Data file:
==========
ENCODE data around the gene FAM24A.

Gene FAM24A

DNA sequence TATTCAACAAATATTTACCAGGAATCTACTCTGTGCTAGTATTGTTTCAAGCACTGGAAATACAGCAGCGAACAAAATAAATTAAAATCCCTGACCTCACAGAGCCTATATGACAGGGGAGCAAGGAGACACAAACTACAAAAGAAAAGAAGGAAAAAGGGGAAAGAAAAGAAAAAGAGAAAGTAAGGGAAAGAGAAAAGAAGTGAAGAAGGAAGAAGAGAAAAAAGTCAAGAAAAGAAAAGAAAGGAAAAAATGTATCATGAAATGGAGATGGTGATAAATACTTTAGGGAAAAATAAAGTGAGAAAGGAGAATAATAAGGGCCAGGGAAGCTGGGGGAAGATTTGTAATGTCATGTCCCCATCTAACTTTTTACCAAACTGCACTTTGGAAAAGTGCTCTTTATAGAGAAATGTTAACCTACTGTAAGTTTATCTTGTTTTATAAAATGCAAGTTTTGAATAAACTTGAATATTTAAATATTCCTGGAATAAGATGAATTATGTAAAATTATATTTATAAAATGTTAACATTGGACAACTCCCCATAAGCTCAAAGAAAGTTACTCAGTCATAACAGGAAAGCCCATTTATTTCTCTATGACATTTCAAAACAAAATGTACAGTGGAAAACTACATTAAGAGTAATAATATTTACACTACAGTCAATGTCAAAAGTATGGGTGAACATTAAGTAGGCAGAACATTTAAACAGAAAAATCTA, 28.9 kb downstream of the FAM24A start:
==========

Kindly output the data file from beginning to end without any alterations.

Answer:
ENCODE data around the gene FAM24A.

Gene FAM24A

DNA sequence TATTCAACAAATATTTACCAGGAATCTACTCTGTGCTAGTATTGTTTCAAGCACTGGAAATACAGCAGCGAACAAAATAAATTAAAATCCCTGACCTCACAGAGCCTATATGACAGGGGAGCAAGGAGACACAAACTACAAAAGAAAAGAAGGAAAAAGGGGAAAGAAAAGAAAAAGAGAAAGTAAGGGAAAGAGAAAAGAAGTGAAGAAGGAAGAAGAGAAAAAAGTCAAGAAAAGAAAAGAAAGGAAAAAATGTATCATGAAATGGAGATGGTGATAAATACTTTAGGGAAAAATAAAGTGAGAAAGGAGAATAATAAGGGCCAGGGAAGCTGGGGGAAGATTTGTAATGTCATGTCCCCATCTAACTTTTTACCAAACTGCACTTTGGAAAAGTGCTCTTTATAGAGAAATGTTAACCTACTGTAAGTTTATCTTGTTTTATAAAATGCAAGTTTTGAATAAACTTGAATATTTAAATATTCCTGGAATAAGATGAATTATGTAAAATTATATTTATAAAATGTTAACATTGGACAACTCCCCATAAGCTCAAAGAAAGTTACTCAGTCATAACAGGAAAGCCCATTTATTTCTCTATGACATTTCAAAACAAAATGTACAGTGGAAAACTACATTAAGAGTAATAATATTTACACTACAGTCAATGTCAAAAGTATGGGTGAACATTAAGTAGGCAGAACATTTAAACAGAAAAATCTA, 28.9 kb downstream of the FAM24A start: